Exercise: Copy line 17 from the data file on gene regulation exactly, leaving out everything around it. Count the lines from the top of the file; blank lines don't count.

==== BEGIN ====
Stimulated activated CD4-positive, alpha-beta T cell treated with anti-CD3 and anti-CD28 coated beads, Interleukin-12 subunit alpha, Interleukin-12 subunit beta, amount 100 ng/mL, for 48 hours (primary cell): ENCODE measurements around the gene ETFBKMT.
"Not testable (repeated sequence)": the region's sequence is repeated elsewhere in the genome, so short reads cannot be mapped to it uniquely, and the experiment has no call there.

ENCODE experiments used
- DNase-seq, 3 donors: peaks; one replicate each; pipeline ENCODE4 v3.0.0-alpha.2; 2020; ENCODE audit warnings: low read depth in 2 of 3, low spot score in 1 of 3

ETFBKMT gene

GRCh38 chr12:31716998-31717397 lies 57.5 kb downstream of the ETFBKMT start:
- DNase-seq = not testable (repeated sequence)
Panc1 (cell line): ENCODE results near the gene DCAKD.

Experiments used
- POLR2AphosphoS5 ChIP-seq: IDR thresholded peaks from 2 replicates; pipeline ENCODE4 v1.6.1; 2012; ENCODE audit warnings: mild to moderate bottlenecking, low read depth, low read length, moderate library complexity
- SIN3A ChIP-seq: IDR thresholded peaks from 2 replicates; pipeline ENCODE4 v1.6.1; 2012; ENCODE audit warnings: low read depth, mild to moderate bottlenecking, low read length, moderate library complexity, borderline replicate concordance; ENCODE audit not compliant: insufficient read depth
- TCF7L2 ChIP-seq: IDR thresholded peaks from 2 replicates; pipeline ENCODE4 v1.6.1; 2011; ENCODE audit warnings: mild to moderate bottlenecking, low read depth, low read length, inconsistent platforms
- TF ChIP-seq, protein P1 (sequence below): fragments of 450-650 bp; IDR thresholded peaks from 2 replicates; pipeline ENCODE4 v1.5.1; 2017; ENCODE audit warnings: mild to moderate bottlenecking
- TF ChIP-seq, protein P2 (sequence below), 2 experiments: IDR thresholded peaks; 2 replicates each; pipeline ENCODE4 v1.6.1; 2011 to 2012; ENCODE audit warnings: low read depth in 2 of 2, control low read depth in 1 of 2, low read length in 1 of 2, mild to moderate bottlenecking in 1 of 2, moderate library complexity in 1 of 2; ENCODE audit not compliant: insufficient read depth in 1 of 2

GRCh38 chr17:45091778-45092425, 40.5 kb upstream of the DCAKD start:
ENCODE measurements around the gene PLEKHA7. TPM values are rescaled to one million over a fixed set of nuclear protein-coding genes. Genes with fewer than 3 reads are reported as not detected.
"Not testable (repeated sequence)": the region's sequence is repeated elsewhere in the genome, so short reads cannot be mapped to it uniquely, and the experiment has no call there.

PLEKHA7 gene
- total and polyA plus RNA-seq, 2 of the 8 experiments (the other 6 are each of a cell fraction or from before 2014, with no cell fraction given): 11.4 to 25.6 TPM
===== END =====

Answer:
"Not testable (repeated sequence)": the region's sequence is repeated elsewhere in the genome, so short reads cannot be mapped to it uniquely, and the experiment has no call there.